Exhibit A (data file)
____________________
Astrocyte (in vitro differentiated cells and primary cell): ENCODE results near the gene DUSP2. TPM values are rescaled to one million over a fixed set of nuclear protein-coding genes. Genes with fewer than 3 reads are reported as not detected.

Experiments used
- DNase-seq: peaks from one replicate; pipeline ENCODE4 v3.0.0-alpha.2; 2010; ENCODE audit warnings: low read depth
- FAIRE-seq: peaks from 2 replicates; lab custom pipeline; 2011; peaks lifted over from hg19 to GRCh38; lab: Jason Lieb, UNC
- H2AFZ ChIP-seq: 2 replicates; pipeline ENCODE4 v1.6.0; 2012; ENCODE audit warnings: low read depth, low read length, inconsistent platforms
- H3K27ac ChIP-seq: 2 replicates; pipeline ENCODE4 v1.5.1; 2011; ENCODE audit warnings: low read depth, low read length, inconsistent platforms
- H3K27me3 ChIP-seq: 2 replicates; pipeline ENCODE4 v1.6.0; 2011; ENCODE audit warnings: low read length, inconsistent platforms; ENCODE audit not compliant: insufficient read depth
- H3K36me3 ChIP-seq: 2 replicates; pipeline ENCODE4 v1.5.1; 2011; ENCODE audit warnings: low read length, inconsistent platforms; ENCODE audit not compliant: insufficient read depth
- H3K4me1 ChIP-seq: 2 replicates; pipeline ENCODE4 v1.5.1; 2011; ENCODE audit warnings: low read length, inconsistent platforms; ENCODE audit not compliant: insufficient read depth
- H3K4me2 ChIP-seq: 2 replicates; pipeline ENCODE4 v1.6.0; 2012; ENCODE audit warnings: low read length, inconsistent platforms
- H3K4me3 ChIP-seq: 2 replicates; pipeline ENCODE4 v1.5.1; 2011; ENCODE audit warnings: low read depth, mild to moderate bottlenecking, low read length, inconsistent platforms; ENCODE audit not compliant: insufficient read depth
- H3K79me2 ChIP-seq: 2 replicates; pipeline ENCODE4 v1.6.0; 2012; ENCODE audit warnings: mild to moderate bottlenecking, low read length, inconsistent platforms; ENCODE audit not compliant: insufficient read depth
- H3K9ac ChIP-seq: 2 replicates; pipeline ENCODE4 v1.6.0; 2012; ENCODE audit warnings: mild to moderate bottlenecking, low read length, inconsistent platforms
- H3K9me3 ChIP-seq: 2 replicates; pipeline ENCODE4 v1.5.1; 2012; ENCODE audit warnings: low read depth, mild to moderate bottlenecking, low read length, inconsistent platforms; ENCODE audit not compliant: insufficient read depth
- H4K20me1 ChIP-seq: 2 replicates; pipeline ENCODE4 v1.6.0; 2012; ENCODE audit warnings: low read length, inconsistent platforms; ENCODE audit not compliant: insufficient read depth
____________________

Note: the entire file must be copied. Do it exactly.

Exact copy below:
Astrocyte (in vitro differentiated cells and primary cell): ENCODE results near the gene DUSP2. TPM values are rescaled to one million over a fixed set of nuclear protein-coding genes. Genes with fewer than 3 reads are reported as not detected.

Experiments used
- DNase-seq: peaks from one replicate; pipeline ENCODE4 v3.0.0-alpha.2; 2010; ENCODE audit warnings: low read depth
- FAIRE-seq: peaks from 2 replicates; lab custom pipeline; 2011; peaks lifted over from hg19 to GRCh38; lab: Jason Lieb, UNC
- H2AFZ ChIP-seq: 2 replicates; pipeline ENCODE4 v1.6.0; 2012; ENCODE audit warnings: low read depth, low read length, inconsistent platforms
- H3K27ac ChIP-seq: 2 replicates; pipeline ENCODE4 v1.5.1; 2011; ENCODE audit warnings: low read depth, low read length, inconsistent platforms
- H3K27me3 ChIP-seq: 2 replicates; pipeline ENCODE4 v1.6.0; 2011; ENCODE audit warnings: low read length, inconsistent platforms; ENCODE audit not compliant: insufficient read depth
- H3K36me3 ChIP-seq: 2 replicates; pipeline ENCODE4 v1.5.1; 2011; ENCODE audit warnings: low read length, inconsistent platforms; ENCODE audit not compliant: insufficient read depth
- H3K4me1 ChIP-seq: 2 replicates; pipeline ENCODE4 v1.5.1; 2011; ENCODE audit warnings: low read length, inconsistent platforms; ENCODE audit not compliant: insufficient read depth
- H3K4me2 ChIP-seq: 2 replicates; pipeline ENCODE4 v1.6.0; 2012; ENCODE audit warnings: low read length, inconsistent platforms
- H3K4me3 ChIP-seq: 2 replicates; pipeline ENCODE4 v1.5.1; 2011; ENCODE audit warnings: low read depth, mild to moderate bottlenecking, low read length, inconsistent platforms; ENCODE audit not compliant: insufficient read depth
- H3K79me2 ChIP-seq: 2 replicates; pipeline ENCODE4 v1.6.0; 2012; ENCODE audit warnings: mild to moderate bottlenecking, low read length, inconsistent platforms; ENCODE audit not compliant: insufficient read depth
- H3K9ac ChIP-seq: 2 replicates; pipeline ENCODE4 v1.6.0; 2012; ENCODE audit warnings: mild to moderate bottlenecking, low read length, inconsistent platforms
- H3K9me3 ChIP-seq: 2 replicates; pipeline ENCODE4 v1.5.1; 2012; ENCODE audit warnings: low read depth, mild to moderate bottlenecking, low read length, inconsistent platforms; ENCODE audit not compliant: insufficient read depth
- H4K20me1 ChIP-seq: 2 replicates; pipeline ENCODE4 v1.6.0; 2012; ENCODE audit warnings: low read length, inconsistent platforms; ENCODE audit not compliant: insufficient read depth